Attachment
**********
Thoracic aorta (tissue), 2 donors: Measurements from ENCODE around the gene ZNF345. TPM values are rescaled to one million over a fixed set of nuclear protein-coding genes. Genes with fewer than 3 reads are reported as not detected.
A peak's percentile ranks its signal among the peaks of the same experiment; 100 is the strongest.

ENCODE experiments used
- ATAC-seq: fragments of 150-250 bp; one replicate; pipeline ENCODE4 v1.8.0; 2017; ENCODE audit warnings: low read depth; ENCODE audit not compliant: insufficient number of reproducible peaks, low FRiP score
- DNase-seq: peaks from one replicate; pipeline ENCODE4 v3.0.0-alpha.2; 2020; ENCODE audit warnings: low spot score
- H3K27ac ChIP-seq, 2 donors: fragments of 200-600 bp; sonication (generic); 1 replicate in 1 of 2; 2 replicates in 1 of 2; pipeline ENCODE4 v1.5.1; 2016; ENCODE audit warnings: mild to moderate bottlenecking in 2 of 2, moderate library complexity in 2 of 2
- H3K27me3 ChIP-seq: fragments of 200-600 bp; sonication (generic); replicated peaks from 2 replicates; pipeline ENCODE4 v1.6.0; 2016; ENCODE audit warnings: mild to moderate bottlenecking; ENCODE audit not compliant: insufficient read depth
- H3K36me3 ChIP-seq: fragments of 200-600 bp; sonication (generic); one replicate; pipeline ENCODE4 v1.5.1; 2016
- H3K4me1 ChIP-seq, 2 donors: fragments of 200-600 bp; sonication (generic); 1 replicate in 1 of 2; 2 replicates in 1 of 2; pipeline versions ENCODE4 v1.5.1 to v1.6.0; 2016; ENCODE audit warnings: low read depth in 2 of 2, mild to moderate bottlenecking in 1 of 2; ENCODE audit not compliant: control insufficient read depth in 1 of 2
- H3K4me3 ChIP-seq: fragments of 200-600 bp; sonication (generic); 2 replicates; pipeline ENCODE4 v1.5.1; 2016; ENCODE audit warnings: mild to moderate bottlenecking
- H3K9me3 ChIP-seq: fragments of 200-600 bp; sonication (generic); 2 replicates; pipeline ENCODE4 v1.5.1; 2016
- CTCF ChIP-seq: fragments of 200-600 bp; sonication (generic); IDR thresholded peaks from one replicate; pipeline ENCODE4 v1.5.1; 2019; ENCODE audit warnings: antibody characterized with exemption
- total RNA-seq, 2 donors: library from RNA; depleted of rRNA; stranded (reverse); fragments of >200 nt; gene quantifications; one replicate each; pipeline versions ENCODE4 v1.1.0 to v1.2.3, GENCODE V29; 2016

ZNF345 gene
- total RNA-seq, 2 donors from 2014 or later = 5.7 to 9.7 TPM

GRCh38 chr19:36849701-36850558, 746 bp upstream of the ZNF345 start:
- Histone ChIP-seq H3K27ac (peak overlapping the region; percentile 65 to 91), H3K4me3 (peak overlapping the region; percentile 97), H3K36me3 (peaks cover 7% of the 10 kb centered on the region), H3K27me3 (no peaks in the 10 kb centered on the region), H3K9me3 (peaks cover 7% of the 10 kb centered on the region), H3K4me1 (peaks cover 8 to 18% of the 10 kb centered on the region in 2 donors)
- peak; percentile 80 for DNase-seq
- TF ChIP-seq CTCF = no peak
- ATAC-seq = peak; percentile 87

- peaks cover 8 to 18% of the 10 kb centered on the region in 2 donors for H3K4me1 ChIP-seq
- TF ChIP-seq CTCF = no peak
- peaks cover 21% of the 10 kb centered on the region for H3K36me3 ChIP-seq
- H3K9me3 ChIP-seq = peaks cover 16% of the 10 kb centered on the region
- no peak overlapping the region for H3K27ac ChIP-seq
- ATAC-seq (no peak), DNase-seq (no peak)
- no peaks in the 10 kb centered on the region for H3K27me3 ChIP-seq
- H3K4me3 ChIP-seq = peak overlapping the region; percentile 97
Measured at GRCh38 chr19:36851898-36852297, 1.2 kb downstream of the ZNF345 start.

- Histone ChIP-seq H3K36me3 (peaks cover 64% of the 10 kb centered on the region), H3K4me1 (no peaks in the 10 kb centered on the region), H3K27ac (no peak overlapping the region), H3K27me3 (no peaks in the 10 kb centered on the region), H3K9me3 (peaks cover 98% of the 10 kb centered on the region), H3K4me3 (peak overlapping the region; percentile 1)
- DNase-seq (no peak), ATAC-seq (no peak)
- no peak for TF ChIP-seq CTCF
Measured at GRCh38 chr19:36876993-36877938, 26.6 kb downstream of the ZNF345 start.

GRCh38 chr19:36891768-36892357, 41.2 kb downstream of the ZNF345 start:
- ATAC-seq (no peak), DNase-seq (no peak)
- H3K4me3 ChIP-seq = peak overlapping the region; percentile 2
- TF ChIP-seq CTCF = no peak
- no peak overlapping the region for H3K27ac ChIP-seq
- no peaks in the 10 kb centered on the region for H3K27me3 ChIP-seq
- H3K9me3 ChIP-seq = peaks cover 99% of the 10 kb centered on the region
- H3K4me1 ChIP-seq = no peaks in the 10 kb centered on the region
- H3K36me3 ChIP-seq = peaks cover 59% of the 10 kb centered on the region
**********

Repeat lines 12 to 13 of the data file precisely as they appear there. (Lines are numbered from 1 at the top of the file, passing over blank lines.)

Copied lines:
- CTCF ChIP-seq: fragments of 200-600 bp; sonication (generic); IDR thresholded peaks from one replicate; pipeline ENCODE4 v1.5.1; 2019; ENCODE audit warnings: antibody characterized with exemption
- total RNA-seq, 2 donors: library from RNA; depleted of rRNA; stranded (reverse); fragments of >200 nt; gene quantifications; one replicate each; pipeline versions ENCODE4 v1.1.0 to v1.2.3, GENCODE V29; 2016